30 yo female with sudden change in scotoma in L central vision

By: | Tags: | Comments: 0 | October 3rd, 2018

Case Study: 30 Year Old Female with Sudden Change in Scotoma in L Central Vision

Dr Daniel Chiu


30 year old female with sudden change in scotoma in L central vision.

What do you see in the colour photo?

1. microaneurysm
2. vitreous haemorrhage
3. deep retinal haemorrhage
4. papilloedema
5. tortuous retinal veins
6. optic nerve head swelling
7. retinal infarction

A. 1 &4
B. 2, 4 & 7
C. 3, 6 & 7
D. 2 & 6
E. 3 & 5

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Answer C.

(The oblique elongated area of prominent retinal pallor running along a retinal arteriole is consistent with retinal infarction in the supplied area of that vessel, rest of the features are self evident)

What is the likely diagnosis?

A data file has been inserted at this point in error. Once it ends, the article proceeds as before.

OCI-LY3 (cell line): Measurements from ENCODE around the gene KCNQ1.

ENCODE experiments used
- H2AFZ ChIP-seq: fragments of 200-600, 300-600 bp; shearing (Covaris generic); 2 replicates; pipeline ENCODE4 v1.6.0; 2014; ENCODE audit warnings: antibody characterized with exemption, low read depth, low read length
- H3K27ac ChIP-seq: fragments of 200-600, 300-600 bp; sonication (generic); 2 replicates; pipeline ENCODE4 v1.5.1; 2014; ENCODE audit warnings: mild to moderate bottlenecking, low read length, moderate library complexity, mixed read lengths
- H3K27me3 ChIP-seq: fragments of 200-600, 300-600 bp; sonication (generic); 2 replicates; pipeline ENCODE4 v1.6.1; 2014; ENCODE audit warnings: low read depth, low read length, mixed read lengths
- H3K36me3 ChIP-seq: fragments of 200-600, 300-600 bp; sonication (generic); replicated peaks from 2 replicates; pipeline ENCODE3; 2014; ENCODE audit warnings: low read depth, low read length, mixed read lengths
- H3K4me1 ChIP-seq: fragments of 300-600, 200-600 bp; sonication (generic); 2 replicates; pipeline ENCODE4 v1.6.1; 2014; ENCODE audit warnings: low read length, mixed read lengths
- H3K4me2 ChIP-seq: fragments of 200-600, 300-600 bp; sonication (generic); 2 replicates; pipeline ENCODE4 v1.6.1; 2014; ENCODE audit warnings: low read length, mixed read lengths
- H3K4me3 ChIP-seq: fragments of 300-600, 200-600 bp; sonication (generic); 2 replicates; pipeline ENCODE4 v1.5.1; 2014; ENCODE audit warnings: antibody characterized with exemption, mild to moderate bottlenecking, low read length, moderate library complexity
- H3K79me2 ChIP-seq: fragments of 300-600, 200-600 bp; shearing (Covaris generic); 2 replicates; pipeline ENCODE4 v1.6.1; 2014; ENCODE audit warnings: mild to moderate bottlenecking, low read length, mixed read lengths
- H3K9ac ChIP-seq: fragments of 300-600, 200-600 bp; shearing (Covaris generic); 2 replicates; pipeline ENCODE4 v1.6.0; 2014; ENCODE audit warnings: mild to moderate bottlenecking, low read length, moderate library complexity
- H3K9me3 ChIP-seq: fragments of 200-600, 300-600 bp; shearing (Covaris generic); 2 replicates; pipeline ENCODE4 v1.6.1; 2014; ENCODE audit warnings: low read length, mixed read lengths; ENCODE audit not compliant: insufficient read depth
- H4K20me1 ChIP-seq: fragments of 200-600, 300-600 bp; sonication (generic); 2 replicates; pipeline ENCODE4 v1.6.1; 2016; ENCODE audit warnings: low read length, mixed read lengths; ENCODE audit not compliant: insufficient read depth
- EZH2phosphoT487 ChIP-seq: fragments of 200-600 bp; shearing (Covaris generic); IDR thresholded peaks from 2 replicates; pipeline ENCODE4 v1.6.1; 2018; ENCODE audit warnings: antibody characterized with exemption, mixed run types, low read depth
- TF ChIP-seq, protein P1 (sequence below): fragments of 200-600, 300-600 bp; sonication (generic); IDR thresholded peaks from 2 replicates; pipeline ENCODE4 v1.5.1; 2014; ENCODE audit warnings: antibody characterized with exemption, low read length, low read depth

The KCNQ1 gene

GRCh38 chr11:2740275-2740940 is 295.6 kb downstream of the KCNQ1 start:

1. Myopic macular schisis
2. Central retinal vein occlusion with secondary cilioretinal artery occlusion
3. Posterior vitreous detachment
4. Non-specific retinal de-pigmentation
5. Embolic central retinal artery occlusion
6. Raised intracranial pressure with papilloedema

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Answer 2.

(This is a pattern sometimes seen in young patient with acute CRVO with very high central retinal venous pressure from an acute occlusion and if there is a cilioretinal artery supplying some of the macula area, the low perfusion arterial pressure in the cilioretinal artery can not overcome the high venous exit pressure and leading to loss of any arterial blood flow and hence an additional arterial occlusion. Not a central retinal artery occlusion. Because it is very acute, much of the classic sign of CRVo may not develop fully yet. In young patient, sometimes the central retinal vein will often re-perfuse very quickly as well)

What would the fundus look like in 3-4 weeks?

1. Florid retinal haemorrhage and oedema
2. Fundus obscuring vitreous haemorrhage
3. Normal appearance with some subtle sclerosed vessels
4. Serous retinal detachment
5. Submacular haemorrhage

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Answer 3.

(As explained in answer to Q2)